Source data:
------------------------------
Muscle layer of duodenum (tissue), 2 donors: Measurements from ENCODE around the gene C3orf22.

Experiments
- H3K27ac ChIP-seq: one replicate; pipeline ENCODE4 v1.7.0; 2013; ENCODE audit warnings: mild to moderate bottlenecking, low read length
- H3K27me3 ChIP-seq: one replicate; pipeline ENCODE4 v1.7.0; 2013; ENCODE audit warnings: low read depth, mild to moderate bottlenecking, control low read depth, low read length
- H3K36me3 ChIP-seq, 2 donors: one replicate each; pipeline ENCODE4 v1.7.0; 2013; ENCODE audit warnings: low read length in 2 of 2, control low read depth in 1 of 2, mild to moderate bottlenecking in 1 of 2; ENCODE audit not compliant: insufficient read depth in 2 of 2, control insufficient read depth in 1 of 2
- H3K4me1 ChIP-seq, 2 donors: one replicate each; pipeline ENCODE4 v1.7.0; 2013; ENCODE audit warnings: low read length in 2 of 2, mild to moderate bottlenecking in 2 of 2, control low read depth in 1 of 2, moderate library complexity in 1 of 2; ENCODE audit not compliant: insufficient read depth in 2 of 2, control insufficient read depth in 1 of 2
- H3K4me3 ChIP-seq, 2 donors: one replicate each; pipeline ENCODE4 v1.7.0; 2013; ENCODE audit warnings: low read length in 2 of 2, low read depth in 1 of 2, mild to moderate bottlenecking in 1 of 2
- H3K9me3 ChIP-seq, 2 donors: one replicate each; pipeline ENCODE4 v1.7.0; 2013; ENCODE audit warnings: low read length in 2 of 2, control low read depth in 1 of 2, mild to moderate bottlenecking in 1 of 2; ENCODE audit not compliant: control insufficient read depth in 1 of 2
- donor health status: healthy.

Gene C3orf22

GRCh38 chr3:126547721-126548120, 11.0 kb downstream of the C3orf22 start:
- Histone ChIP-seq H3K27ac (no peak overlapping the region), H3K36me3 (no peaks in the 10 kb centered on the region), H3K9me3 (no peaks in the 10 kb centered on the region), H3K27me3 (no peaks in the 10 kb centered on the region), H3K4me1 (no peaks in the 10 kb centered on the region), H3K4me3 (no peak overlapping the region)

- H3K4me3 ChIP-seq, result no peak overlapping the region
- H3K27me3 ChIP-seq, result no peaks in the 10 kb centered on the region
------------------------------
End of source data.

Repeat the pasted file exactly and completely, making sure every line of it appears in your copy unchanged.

Muscle layer of duodenum (tissue), 2 donors: Measurements from ENCODE around the gene C3orf22.

Experiments
- H3K27ac ChIP-seq: one replicate; pipeline ENCODE4 v1.7.0; 2013; ENCODE audit warnings: mild to moderate bottlenecking, low read length
- H3K27me3 ChIP-seq: one replicate; pipeline ENCODE4 v1.7.0; 2013; ENCODE audit warnings: low read depth, mild to moderate bottlenecking, control low read depth, low read length
- H3K36me3 ChIP-seq, 2 donors: one replicate each; pipeline ENCODE4 v1.7.0; 2013; ENCODE audit warnings: low read length in 2 of 2, control low read depth in 1 of 2, mild to moderate bottlenecking in 1 of 2; ENCODE audit not compliant: insufficient read depth in 2 of 2, control insufficient read depth in 1 of 2
- H3K4me1 ChIP-seq, 2 donors: one replicate each; pipeline ENCODE4 v1.7.0; 2013; ENCODE audit warnings: low read length in 2 of 2, mild to moderate bottlenecking in 2 of 2, control low read depth in 1 of 2, moderate library complexity in 1 of 2; ENCODE audit not compliant: insufficient read depth in 2 of 2, control insufficient read depth in 1 of 2
- H3K4me3 ChIP-seq, 2 donors: one replicate each; pipeline ENCODE4 v1.7.0; 2013; ENCODE audit warnings: low read length in 2 of 2, low read depth in 1 of 2, mild to moderate bottlenecking in 1 of 2
- H3K9me3 ChIP-seq, 2 donors: one replicate each; pipeline ENCODE4 v1.7.0; 2013; ENCODE audit warnings: low read length in 2 of 2, control low read depth in 1 of 2, mild to moderate bottlenecking in 1 of 2; ENCODE audit not compliant: control insufficient read depth in 1 of 2
- donor health status: healthy.

Gene C3orf22

GRCh38 chr3:126547721-126548120, 11.0 kb downstream of the C3orf22 start:
- Histone ChIP-seq H3K27ac (no peak overlapping the region), H3K36me3 (no peaks in the 10 kb centered on the region), H3K9me3 (no peaks in the 10 kb centered on the region), H3K27me3 (no peaks in the 10 kb centered on the region), H3K4me1 (no peaks in the 10 kb centered on the region), H3K4me3 (no peak overlapping the region)

- H3K4me3 ChIP-seq, result no peak overlapping the region
- H3K27me3 ChIP-seq, result no peaks in the 10 kb centered on the region